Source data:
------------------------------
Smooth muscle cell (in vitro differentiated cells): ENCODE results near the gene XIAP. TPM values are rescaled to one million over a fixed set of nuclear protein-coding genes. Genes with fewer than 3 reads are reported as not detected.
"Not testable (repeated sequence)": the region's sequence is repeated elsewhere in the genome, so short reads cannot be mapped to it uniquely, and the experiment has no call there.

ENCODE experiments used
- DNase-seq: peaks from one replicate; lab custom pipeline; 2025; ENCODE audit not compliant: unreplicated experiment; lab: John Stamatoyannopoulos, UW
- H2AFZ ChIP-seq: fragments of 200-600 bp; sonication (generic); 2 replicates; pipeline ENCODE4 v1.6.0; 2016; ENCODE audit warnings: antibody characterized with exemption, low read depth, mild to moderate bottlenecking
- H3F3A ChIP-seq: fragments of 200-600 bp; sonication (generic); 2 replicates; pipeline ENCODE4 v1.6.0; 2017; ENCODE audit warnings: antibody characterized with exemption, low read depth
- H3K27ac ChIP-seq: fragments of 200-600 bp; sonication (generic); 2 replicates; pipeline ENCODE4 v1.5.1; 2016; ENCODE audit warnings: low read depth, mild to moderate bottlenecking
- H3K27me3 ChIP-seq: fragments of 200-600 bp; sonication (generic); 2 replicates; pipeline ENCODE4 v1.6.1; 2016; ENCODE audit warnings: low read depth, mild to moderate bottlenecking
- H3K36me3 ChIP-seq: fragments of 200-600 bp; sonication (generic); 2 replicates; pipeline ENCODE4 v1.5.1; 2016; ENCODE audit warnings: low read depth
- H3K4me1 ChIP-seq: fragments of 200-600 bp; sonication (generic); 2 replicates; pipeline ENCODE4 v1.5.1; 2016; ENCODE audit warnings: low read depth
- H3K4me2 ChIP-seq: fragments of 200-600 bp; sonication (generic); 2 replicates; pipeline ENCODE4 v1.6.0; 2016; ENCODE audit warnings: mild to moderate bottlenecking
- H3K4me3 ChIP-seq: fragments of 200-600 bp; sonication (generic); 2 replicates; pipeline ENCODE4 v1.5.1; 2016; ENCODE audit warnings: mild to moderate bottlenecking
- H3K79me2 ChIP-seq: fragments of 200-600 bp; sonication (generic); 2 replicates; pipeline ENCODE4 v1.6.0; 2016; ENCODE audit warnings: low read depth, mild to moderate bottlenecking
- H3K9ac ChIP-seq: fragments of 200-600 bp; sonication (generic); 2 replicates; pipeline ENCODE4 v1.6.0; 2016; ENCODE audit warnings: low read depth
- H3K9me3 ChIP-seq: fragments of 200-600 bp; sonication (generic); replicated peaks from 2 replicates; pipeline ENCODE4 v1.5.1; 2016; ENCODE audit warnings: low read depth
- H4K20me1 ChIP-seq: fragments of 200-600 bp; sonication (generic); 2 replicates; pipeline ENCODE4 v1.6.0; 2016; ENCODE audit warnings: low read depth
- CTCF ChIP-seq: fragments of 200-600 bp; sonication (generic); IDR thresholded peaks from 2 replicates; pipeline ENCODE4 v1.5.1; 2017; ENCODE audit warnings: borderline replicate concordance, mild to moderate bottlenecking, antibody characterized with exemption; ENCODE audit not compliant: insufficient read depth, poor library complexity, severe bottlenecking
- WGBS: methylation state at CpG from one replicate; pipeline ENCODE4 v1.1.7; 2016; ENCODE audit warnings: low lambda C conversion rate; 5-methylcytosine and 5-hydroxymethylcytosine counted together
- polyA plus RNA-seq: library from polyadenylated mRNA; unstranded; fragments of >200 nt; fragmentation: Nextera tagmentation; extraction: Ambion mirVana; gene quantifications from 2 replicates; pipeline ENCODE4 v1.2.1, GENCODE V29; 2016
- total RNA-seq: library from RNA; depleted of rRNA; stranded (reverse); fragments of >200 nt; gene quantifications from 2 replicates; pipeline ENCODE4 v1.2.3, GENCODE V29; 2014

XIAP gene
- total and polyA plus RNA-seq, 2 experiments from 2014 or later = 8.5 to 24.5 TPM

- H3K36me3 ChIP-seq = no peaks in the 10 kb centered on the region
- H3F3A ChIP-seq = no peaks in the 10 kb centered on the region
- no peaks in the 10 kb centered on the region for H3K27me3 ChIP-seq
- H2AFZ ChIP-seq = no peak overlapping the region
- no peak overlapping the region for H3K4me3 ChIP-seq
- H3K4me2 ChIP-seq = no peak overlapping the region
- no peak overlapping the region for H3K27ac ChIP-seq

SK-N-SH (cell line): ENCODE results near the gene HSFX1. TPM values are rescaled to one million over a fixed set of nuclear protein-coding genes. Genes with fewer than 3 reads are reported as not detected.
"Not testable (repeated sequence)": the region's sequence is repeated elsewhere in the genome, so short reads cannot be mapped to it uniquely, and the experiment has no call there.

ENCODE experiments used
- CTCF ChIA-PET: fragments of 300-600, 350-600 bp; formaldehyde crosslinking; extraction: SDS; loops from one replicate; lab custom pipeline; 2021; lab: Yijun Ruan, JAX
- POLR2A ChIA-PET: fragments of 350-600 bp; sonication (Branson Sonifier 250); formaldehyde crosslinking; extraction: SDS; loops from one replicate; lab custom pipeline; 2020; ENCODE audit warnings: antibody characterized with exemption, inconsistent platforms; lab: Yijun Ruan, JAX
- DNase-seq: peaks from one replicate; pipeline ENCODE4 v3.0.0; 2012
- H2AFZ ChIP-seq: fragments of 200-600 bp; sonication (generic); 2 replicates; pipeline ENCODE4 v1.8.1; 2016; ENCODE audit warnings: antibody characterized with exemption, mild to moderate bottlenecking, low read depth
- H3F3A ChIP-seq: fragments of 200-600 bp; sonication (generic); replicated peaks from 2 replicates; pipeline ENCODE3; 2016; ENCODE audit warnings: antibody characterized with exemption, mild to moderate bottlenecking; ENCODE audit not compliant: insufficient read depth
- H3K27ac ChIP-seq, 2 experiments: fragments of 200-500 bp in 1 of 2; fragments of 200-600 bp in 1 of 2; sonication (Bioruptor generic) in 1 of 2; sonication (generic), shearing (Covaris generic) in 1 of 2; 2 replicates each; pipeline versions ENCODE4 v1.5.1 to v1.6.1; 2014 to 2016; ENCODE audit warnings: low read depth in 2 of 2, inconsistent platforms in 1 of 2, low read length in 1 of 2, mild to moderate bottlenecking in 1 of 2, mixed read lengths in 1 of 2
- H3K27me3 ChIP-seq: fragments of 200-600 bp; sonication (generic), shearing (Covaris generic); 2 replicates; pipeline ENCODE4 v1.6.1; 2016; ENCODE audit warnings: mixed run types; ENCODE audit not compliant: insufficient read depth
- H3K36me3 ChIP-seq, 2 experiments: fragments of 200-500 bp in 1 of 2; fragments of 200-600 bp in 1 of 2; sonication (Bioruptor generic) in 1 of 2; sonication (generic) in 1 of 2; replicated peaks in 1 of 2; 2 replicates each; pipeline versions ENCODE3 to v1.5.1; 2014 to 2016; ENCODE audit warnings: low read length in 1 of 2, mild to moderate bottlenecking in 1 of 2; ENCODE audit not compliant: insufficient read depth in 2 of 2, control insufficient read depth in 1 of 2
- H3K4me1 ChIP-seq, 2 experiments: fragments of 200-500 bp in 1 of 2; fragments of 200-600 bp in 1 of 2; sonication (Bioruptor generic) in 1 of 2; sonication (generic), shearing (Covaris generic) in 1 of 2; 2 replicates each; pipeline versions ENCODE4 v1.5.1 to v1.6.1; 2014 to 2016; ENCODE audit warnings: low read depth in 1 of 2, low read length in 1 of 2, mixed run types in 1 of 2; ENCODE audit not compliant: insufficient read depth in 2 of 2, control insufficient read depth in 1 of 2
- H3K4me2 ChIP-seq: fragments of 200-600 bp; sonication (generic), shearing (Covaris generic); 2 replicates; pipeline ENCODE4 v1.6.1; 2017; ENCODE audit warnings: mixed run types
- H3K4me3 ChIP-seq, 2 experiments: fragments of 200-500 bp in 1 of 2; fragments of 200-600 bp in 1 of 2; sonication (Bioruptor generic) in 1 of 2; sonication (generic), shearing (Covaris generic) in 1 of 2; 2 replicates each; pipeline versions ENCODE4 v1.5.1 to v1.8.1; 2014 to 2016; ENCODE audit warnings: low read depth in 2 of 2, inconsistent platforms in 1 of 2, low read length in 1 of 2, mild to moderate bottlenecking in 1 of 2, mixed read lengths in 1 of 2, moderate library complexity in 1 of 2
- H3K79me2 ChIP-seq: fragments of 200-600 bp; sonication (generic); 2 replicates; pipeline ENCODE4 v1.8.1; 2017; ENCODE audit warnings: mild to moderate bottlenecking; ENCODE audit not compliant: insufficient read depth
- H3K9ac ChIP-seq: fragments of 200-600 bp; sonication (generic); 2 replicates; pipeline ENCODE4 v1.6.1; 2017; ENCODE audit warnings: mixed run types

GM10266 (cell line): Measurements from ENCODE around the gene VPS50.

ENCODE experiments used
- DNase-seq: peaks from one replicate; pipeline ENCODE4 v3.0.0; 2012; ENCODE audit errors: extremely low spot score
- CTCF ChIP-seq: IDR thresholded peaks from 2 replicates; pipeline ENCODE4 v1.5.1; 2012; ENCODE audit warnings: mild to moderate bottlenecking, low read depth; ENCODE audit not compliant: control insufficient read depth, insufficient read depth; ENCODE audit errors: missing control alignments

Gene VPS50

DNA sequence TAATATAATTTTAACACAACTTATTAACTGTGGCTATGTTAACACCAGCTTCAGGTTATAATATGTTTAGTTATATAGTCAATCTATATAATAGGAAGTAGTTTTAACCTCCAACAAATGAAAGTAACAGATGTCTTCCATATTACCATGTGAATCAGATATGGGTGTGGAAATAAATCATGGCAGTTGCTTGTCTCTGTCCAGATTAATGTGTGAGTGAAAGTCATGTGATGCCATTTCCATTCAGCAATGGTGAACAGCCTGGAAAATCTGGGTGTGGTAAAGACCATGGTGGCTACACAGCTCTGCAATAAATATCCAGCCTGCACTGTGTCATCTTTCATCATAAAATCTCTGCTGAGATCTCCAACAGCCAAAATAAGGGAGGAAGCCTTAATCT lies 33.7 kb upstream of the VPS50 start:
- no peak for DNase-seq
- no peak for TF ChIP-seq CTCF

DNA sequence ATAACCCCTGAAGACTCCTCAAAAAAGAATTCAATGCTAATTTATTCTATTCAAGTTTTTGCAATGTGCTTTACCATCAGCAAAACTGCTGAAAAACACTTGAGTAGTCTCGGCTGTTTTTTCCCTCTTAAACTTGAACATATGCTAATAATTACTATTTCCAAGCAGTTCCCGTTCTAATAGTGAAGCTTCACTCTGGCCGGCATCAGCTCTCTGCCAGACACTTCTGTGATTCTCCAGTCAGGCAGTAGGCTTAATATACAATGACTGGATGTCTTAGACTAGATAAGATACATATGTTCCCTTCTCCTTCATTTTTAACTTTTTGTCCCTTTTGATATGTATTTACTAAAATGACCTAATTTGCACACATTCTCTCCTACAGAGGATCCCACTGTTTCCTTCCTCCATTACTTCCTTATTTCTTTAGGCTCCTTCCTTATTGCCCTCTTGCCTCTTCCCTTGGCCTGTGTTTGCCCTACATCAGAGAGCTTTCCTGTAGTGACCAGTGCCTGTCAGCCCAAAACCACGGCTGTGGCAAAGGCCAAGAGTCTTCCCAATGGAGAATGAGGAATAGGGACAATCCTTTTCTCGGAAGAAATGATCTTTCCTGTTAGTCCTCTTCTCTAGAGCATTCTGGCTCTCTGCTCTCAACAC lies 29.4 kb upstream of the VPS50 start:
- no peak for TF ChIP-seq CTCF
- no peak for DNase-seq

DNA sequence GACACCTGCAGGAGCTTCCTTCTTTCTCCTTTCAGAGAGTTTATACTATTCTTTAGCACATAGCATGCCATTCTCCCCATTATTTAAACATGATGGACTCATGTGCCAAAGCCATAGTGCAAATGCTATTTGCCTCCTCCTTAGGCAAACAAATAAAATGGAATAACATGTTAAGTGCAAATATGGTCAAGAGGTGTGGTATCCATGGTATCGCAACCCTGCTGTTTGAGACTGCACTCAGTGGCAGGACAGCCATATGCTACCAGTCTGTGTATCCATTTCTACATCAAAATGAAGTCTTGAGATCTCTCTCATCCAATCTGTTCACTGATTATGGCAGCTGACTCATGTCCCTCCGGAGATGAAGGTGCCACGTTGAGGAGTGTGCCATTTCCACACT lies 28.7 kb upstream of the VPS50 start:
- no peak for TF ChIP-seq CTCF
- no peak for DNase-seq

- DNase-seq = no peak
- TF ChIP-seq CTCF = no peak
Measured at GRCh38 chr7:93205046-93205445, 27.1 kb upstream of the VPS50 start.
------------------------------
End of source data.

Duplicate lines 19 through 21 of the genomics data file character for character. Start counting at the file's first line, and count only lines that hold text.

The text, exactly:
- polyA plus RNA-seq: library from polyadenylated mRNA; unstranded; fragments of >200 nt; fragmentation: Nextera tagmentation; extraction: Ambion mirVana; gene quantifications from 2 replicates; pipeline ENCODE4 v1.2.1, GENCODE V29; 2016
- total RNA-seq: library from RNA; depleted of rRNA; stranded (reverse); fragments of >200 nt; gene quantifications from 2 replicates; pipeline ENCODE4 v1.2.3, GENCODE V29; 2014

XIAP gene